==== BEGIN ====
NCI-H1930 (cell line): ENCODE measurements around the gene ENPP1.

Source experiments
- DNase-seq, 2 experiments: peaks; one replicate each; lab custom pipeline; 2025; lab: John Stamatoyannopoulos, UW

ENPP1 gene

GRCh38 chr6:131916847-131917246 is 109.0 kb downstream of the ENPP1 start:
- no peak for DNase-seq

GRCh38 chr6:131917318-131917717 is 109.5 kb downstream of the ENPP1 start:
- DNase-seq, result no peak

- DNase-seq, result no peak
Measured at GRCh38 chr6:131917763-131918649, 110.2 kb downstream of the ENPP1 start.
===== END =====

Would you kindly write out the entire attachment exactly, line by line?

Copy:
NCI-H1930 (cell line): ENCODE measurements around the gene ENPP1.

Source experiments
- DNase-seq, 2 experiments: peaks; one replicate each; lab custom pipeline; 2025; lab: John Stamatoyannopoulos, UW

ENPP1 gene

GRCh38 chr6:131916847-131917246 is 109.0 kb downstream of the ENPP1 start:
- no peak for DNase-seq

GRCh38 chr6:131917318-131917717 is 109.5 kb downstream of the ENPP1 start:
- DNase-seq, result no peak

- DNase-seq, result no peak
Measured at GRCh38 chr6:131917763-131918649, 110.2 kb downstream of the ENPP1 start.